If Mr. Putin requests that war games halt on Russia‘s border (which he will reciprocate) and requests that no short or medium range missiles be placed on Ukrainian soil (which he will reciprocate) while re-empowering the Russia-NATO council, then what harm does this do to the USA’s interests? Moscow is, after all, only 300 miles away from Ukraine’s border, so this sort of security guarantee is perfectly rational.
To put it into perspective, I doubt a single American would feel secure if either Russia or China carried out military war games in the Gulf of Mexico while placing Russian-controlled missiles in Ottawa. And how secure would Americans feel if Moscow’s intelligence agencies were openly supporting rabidly anti-American Mexicans who wished to become a part of a Shanghai Cooperation Organization of the Americas?
So rather than risk lighting the world on nuclear fire in a bid for global hegemony, why not simply agree to Putin‘s red lines, while also toning down the sabre-rattling in the Pacific while we’re at it?
Doing these simple things will involve returning to the tried-and-true methods of diplomatic engagement and acting like the U.N. Charter actually matters in international affairs. It will also involve treating other nations like partners with common interests, instead of assuming that everyone not under our hegemony are enemies vying for dominance in a world of diminishing returns.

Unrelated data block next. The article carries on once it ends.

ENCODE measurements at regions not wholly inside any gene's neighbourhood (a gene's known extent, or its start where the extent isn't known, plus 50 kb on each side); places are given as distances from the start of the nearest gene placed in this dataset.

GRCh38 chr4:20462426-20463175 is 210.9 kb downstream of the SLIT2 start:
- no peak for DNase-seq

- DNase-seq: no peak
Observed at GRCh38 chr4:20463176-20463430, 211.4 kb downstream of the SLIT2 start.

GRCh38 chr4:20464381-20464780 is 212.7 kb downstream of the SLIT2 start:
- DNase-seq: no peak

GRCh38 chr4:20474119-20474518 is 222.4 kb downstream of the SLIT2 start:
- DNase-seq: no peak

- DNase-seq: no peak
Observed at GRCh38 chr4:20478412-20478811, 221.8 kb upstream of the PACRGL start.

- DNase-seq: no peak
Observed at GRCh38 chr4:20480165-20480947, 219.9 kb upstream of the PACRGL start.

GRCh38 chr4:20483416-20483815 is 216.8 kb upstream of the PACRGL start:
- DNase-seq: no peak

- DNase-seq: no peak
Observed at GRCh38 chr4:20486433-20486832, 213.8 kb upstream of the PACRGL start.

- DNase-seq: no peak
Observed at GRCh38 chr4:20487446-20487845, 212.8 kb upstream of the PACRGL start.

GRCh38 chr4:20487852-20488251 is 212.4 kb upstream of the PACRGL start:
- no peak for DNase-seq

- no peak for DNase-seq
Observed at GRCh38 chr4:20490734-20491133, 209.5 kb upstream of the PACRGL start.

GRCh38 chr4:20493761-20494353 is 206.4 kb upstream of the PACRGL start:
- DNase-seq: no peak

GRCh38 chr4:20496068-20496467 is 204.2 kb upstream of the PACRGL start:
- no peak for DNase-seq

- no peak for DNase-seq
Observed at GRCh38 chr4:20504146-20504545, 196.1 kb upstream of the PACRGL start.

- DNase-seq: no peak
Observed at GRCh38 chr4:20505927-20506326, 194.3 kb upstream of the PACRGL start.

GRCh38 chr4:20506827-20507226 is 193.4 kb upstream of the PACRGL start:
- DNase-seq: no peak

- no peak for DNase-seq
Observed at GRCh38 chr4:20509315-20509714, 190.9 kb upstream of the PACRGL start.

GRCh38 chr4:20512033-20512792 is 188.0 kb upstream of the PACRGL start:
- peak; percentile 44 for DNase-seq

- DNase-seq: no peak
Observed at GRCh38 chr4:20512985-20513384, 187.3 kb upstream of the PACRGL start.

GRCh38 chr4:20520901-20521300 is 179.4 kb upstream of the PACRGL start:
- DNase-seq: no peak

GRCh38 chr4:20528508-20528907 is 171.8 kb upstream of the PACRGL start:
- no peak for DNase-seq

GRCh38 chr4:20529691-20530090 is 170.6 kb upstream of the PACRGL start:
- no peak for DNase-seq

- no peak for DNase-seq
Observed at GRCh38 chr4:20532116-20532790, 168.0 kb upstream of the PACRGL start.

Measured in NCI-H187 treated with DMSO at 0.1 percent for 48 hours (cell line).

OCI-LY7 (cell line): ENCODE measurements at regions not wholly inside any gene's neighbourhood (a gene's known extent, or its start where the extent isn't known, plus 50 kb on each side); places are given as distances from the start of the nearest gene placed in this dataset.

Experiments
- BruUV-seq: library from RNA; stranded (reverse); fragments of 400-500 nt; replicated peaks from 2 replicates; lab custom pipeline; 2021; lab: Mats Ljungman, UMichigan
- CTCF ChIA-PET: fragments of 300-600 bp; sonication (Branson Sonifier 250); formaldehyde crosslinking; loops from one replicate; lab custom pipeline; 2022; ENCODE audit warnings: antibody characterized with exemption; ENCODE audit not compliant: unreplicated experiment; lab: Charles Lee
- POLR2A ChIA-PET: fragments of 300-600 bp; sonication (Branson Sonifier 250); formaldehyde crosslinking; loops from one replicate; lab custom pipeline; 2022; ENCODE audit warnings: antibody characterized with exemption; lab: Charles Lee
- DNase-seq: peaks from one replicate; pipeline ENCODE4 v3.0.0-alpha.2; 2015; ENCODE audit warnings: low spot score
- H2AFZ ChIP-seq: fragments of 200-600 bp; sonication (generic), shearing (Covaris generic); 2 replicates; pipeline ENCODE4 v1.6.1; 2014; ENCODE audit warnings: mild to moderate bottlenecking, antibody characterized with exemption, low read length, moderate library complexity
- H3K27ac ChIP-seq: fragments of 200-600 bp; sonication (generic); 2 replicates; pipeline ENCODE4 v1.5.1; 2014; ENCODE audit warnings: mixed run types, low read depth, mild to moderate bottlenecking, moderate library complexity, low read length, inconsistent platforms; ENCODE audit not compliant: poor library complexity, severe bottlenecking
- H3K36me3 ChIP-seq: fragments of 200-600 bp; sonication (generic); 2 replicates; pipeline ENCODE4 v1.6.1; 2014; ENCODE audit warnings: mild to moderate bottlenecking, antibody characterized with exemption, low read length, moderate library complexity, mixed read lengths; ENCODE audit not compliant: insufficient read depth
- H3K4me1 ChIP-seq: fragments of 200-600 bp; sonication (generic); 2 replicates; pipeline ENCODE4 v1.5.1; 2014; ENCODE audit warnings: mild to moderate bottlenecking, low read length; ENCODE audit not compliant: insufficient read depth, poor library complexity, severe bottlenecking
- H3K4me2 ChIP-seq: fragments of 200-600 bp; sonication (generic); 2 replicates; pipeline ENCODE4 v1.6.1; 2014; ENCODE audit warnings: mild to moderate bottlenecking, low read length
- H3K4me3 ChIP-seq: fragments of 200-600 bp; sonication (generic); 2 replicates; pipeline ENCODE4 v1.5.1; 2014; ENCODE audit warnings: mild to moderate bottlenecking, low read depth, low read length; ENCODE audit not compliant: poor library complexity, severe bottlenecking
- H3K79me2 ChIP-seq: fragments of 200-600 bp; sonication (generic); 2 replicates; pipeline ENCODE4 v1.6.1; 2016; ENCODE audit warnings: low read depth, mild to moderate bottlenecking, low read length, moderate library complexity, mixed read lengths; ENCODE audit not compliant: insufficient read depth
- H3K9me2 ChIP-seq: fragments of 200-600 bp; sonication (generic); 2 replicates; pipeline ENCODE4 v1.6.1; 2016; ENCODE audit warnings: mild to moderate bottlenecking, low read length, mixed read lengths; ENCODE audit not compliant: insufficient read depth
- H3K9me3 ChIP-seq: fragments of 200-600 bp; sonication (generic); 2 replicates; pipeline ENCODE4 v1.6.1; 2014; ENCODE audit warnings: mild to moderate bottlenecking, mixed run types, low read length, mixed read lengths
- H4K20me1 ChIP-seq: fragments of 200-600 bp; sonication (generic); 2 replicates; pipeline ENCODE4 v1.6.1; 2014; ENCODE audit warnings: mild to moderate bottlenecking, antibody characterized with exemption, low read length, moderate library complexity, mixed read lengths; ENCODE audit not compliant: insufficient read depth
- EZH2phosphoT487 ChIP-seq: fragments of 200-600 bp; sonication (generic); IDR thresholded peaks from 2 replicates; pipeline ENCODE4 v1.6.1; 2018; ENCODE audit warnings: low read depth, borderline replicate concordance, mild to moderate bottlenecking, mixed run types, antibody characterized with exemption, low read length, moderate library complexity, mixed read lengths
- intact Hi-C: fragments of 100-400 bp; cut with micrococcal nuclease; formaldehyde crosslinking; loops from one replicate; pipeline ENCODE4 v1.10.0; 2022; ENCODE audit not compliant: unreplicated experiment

It may be a lot to ask the NATOcrats running rampant in Washington, but I guarantee you that the majority of Americans from both sides of the political aisle will be overjoyed to avoid a nuclear holocaust.
• Matthew Ehret is the founder of the Rising Tide Foundation and author of “The Clash of the Two Americas.” He can be reached at matthewehret.substack.com.
• Correction: An earlier version of this article incorrectly stated Sen. Roger Wicker “called for a nuclear first strike on Russia.” The mischaracterization was corrected on Jan. 7 to reflect Mr. Wicker’s actual quote in which he said, “we don’t rule out first-use nuclear action.”